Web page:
5 killer stats to start your week

We arm you with all the stats you need to prepare for the coming week and help you understand the big industry trends.

1. Household spending slumps

Consumer spending fell by 0.3% year on year in the second quarter, the biggest drop since the third quarter of 2013 and the latest evidence that cash-strapped consumers are less reluctant to spend.

Spending on household goods saw the biggest drop, while recreation and culture spending dropped for the first time in four years and clothing and footwear sales also fell (household goods: 3.4%, recreation and culture: 1.2%, clothing and footwear 0.5%).

Source: Visa

2. No progress in gender equality on company executive committees

There has been no progress on gender equality at exec level for companies in the FTSE 350. The percentage of female execs has stayed the same, while those with responsibility for P&L has also seen no shift. (16% of executives are female, 6% are women in P&L roles)

There are also more companies with no women on their executive committee.

Yet the research shows that profit margins at companies where at least 25% of exec roles are held by females are almost double those with no women.

Source: The Pipeline

3. UK smartphone shopping to overtake tablet spend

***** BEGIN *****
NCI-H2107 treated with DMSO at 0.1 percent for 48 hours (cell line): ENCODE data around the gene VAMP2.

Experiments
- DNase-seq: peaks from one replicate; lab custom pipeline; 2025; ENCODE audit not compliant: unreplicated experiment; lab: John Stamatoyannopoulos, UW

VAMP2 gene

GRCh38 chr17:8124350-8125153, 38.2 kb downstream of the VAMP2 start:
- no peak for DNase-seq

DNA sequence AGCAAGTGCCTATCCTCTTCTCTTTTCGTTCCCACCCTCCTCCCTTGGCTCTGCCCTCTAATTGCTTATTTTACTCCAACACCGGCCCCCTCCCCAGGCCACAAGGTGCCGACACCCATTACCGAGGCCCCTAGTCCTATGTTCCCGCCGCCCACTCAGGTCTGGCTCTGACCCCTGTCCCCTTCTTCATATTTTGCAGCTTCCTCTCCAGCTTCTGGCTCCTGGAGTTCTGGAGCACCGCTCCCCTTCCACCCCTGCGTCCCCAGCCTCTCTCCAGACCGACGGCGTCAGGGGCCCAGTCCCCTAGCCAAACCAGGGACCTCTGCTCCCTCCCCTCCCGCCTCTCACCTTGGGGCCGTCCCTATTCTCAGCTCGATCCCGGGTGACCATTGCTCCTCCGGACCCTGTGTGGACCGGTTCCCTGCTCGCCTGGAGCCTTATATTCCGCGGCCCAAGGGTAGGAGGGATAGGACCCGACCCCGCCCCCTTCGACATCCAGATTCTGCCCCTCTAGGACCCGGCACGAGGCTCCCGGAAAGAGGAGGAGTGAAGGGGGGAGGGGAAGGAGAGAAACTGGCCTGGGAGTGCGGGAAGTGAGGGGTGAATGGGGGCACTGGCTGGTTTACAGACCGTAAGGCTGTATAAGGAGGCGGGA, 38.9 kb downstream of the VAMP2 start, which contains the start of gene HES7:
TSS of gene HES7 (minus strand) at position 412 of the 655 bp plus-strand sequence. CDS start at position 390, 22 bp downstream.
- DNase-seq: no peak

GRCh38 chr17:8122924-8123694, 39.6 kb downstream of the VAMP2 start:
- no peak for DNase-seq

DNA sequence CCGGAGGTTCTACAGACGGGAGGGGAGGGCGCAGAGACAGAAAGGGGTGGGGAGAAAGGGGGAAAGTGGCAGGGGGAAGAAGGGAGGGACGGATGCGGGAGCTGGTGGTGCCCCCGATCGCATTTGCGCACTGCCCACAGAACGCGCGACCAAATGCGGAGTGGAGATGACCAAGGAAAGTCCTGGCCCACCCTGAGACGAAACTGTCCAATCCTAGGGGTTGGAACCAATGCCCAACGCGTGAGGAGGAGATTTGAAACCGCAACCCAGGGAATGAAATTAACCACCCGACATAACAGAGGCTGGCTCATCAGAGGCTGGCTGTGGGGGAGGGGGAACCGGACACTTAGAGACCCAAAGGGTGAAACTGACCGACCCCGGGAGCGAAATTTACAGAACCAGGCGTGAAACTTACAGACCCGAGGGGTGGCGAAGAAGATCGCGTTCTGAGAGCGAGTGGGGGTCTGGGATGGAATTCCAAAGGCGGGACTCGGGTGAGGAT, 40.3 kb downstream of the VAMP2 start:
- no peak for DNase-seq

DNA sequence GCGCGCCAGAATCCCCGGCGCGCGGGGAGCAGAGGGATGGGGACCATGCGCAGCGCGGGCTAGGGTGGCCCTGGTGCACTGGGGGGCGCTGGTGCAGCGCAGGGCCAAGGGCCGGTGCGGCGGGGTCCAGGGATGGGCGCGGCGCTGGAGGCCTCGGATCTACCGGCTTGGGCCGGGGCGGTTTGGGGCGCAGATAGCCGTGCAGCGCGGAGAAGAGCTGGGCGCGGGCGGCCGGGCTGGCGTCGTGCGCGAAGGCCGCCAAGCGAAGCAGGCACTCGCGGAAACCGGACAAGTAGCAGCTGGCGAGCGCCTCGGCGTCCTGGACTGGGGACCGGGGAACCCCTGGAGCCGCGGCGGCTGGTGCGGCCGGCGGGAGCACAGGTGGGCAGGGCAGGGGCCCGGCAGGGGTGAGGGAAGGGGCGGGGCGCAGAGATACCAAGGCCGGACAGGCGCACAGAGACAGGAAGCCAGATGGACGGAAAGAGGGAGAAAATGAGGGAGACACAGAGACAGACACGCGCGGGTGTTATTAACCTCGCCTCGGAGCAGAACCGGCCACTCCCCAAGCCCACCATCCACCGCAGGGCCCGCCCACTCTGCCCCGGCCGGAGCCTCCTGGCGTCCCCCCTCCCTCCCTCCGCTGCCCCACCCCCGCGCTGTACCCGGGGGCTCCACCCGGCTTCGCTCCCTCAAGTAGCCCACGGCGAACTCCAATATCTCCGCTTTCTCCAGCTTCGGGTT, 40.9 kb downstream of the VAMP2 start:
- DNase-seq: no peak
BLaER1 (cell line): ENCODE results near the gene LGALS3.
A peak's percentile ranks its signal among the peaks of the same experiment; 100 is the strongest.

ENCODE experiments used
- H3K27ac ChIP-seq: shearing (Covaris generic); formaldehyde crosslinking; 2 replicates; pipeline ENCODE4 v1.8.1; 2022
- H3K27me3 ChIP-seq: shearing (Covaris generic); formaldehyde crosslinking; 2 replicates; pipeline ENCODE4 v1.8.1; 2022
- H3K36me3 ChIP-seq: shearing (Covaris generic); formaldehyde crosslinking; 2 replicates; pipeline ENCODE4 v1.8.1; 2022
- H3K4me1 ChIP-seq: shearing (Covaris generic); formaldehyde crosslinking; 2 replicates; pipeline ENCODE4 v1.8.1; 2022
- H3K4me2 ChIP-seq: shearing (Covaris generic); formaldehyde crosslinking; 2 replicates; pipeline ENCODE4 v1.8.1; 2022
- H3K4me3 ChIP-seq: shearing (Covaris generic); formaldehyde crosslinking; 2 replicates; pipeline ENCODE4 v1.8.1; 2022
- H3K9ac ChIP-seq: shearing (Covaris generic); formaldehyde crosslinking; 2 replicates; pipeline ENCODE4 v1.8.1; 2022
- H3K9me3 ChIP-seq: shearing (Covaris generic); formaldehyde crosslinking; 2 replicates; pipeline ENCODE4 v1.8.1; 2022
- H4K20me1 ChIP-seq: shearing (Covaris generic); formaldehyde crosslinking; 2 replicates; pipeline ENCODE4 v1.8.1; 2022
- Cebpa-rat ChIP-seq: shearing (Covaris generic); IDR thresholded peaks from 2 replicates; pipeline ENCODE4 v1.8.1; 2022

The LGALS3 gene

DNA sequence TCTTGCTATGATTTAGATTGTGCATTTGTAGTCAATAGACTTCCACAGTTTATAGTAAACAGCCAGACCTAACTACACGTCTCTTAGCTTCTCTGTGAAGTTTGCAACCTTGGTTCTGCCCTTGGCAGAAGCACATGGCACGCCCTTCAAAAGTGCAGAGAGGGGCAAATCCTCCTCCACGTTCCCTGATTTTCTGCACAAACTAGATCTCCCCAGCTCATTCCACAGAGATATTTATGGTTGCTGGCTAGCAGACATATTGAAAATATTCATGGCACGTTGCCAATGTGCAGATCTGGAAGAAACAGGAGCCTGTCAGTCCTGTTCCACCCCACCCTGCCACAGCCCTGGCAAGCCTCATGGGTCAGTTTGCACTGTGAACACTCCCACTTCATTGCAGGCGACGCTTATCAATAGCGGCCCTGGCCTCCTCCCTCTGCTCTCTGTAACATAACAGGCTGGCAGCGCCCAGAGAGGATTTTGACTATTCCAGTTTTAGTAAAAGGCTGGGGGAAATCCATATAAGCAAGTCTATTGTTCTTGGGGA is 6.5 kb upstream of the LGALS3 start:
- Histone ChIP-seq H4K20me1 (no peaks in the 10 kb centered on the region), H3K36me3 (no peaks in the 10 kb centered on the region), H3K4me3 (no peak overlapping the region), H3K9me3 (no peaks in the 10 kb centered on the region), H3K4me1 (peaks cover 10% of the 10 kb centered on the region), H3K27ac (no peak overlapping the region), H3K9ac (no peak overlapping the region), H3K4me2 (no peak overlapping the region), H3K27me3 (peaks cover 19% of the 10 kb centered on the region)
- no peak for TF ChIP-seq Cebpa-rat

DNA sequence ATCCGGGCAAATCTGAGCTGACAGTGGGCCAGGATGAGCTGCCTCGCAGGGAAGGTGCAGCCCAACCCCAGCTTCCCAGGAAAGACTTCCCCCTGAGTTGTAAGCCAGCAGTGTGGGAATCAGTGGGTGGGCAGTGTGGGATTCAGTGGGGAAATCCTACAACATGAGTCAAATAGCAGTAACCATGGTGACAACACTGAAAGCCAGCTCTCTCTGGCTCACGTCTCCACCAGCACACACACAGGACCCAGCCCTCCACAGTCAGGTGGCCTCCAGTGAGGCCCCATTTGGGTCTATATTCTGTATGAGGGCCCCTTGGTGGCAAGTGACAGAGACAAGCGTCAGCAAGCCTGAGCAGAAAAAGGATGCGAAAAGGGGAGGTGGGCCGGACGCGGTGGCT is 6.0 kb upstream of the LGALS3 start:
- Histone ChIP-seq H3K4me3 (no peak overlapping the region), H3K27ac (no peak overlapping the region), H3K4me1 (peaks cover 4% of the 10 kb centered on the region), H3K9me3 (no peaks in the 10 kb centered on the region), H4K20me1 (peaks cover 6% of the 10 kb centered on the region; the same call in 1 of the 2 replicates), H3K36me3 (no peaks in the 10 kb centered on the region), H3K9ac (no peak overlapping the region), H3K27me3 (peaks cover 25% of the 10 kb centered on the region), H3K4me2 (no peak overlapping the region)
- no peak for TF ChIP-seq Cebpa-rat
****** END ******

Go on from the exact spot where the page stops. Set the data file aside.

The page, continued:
Spend via smartphones will outperform spend via tablets in 2018 as sales of tablets decline and the growing screen size on smartphones means shopping is easier.

By 2022, spend via smartphone is expected to account for 23.8% of all online expenditure, up from 15.1% in 2017.

Source: GlobalData

4. Shop price inflation looms

Shop prices in June edged closer to ending a four-year deflationary trend as depreciation of the pound and rising commodity prices push up prices in the shops.

While non-food is still in deflation, this has decelerated while food prices continue to increase. (non-food deflation: -1.4%, food inflation: 1.4%)

Source: BRC

5. Does TV sponsorship pay off?

According to the TV ad body Thinkbox, brands that sponsor TV shows will see improvements to brand health metrics mainly because of the strong positive affinity viewers have with their favourite programmes.

It found there was a 53% increase in ‘personality fit’ between viewers of a TV show and the sponsoring brand when compared to non-viewers. Viewers were also far more likely to recommend the sponsor.

Source: Thinkbox

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